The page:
As Simon Kaufman from Fides wrote for an article in The Global Treasurer last year, the importance of change management is becoming more evident than ever. Driven by factors such as risk management, everchanging regulation, a desire to be more innovative and remain competitive, as well as the need to increase efficiency and reduce the administrative burden, the transformation of treasury teams is inevitable.
And this is good news for treasurers. As more treasurers effectively manage transformation within their organisations, the strategic importance of the treasury role will continue to elevate, ultimately resulting in better visibility, better pay, and more executive level positions. And that’s a change we should all support.
However, to drive change, whether it’s a technology-driven evolution, a shift of people’s roles or a complete restructure, one of the most important elements of any change programme is the cultural side. After all, without the very people who you depend on joining you on the transformation journey, you’ll fall at the first hurdle.
So how do you manage the culture of change within your team? Here are 21 top tips gathered from treasurers, change management experts and HR practitioners to help you.
Preparation, planning and beginning transformation
- Plan change and engage people early by explaining the positives of the journey and the benefits of the change, including the end goals – not only will this better enable communication, it will encourage people to share ideas and make them feel like part of the process too.
- Don’t get bogged down in the practicalities early on in the transformation process – the cultural change element is just as important as getting the technical side right and the two must run concurrently.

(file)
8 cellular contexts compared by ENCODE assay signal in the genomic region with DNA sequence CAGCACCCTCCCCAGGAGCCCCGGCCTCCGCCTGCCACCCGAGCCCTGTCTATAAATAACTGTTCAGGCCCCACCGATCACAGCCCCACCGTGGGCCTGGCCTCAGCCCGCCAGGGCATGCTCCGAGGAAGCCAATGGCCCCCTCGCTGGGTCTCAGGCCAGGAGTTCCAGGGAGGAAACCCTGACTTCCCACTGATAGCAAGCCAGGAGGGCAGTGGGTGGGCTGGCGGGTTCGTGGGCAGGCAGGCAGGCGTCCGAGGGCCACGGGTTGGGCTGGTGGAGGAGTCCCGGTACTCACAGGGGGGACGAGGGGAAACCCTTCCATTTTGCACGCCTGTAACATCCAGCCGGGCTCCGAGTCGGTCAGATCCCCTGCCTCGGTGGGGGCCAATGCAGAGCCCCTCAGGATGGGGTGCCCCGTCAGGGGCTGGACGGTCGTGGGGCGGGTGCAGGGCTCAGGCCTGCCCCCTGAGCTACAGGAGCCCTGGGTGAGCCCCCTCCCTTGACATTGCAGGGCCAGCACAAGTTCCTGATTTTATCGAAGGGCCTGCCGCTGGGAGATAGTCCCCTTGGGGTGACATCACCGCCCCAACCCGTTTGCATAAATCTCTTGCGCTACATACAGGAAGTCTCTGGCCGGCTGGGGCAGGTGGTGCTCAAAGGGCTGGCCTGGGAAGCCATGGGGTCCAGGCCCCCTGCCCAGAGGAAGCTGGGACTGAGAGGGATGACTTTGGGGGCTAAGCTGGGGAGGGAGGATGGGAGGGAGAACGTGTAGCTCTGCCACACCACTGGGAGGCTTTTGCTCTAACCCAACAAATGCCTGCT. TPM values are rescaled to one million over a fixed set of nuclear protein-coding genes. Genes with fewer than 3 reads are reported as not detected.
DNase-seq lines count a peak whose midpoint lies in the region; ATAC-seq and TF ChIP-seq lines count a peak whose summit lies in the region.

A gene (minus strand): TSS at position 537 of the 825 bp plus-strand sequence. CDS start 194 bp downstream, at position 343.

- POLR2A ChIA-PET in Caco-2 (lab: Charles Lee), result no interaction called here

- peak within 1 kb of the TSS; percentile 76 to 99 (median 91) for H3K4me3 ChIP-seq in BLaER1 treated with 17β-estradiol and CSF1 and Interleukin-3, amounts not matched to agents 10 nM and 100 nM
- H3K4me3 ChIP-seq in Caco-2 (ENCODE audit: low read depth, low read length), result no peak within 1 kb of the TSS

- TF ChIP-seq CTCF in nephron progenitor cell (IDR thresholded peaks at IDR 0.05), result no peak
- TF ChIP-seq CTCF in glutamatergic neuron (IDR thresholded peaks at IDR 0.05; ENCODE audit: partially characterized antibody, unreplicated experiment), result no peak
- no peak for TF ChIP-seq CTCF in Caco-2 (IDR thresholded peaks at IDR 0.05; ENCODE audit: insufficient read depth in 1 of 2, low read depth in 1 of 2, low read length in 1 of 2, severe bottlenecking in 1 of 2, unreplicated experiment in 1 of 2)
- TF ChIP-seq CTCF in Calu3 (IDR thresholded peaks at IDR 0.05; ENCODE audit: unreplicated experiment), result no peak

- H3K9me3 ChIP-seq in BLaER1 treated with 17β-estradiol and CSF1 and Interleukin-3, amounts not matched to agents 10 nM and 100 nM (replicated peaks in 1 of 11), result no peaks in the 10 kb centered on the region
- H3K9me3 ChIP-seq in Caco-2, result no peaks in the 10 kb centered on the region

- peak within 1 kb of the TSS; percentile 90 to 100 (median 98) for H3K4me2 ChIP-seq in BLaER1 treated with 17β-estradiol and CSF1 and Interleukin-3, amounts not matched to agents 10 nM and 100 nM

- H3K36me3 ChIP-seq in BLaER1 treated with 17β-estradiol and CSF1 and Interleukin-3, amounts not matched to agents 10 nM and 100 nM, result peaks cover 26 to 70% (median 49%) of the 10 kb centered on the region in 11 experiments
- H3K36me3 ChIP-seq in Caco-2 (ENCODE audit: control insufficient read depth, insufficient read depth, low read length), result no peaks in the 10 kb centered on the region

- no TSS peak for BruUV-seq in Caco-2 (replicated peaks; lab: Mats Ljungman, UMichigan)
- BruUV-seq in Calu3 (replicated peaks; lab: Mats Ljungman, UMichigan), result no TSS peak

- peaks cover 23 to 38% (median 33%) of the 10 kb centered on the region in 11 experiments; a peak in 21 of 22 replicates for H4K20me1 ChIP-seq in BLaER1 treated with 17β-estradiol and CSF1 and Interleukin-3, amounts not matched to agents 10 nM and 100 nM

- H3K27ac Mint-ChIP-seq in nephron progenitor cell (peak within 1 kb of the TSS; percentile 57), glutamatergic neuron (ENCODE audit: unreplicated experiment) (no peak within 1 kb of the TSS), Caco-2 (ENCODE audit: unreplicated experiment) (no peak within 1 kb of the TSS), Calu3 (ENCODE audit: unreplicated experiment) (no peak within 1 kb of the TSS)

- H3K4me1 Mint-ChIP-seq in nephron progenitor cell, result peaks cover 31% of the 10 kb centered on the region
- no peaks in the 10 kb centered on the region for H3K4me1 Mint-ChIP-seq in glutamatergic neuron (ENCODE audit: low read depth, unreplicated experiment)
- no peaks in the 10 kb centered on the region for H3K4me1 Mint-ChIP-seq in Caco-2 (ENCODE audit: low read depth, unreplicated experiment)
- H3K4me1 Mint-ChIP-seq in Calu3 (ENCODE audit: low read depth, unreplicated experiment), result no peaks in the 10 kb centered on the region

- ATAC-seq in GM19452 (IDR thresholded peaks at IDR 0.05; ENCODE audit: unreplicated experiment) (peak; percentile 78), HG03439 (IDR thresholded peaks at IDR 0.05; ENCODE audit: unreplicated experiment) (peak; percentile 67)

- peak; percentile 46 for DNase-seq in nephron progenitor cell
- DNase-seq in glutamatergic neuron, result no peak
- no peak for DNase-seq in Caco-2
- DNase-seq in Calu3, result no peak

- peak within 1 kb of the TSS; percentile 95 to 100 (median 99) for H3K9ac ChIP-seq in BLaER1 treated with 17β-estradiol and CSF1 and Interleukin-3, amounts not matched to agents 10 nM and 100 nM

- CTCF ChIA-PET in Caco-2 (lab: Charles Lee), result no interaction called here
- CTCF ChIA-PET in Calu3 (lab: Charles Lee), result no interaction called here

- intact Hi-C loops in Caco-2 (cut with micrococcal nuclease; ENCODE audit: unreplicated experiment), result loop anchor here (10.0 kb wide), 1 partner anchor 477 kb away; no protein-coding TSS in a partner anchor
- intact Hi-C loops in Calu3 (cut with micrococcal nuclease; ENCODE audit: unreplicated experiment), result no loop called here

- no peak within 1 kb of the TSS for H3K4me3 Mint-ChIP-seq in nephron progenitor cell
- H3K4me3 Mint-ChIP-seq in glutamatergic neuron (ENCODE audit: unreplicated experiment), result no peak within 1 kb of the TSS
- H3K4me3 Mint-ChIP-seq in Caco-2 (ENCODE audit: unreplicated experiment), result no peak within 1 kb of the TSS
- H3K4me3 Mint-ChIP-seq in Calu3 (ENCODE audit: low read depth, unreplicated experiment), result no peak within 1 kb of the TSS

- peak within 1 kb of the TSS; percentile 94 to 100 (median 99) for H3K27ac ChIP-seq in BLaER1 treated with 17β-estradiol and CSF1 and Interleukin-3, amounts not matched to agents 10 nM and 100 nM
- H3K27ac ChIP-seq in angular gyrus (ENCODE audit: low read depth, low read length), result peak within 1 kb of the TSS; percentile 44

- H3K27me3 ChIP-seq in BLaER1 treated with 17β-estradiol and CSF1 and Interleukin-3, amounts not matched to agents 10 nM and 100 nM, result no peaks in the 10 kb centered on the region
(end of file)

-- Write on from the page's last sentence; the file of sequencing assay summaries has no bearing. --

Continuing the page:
- The big, burning question most employees have is ‘what’s in it for me?’ So, find out what motivates people in order to be able to sell the benefits of change. It’s important to note here that it’s not a ‘one-size-fits-all’ answer – one person might love the ability to work from home, another might share a flat with five other people who work from home or have a new baby that would prevent them from doing so.
- Give employees an element of choice so they can make selections based on their personal preferences. For example, let people choose their device options, laptop, smartphone, tablet etc. – from a list of devices/solutions that fit in with your plans, of course. It’s no longer good enough for IT to thrust equipment on people.
- Help people to create an identity and find their purpose in the transformation process. A good example is the ‘I am’ tactic used as part of the transformation process in Parliament. Essentially, a ‘golden thread’ was created around which people could anchor themselves on the journey, provide a story about what’s important to them and focus on the benefits they could deliver through change.
- Encouraging people to find their anchor in the journey will provide people with the feeling that they belong in the process and help them understand the why and how elements of evolution. It drives acceptance of change.
- People all too often have a mental block with technology, especially when it’s talked about using technical terminology. Therefore, take time to show people the different types of technology and what it can enable. This will help people to understand how tech can help them, which in turn starts to drive transformation from within. It can also break down silos. Show progress, but don’t get bogged down by stats.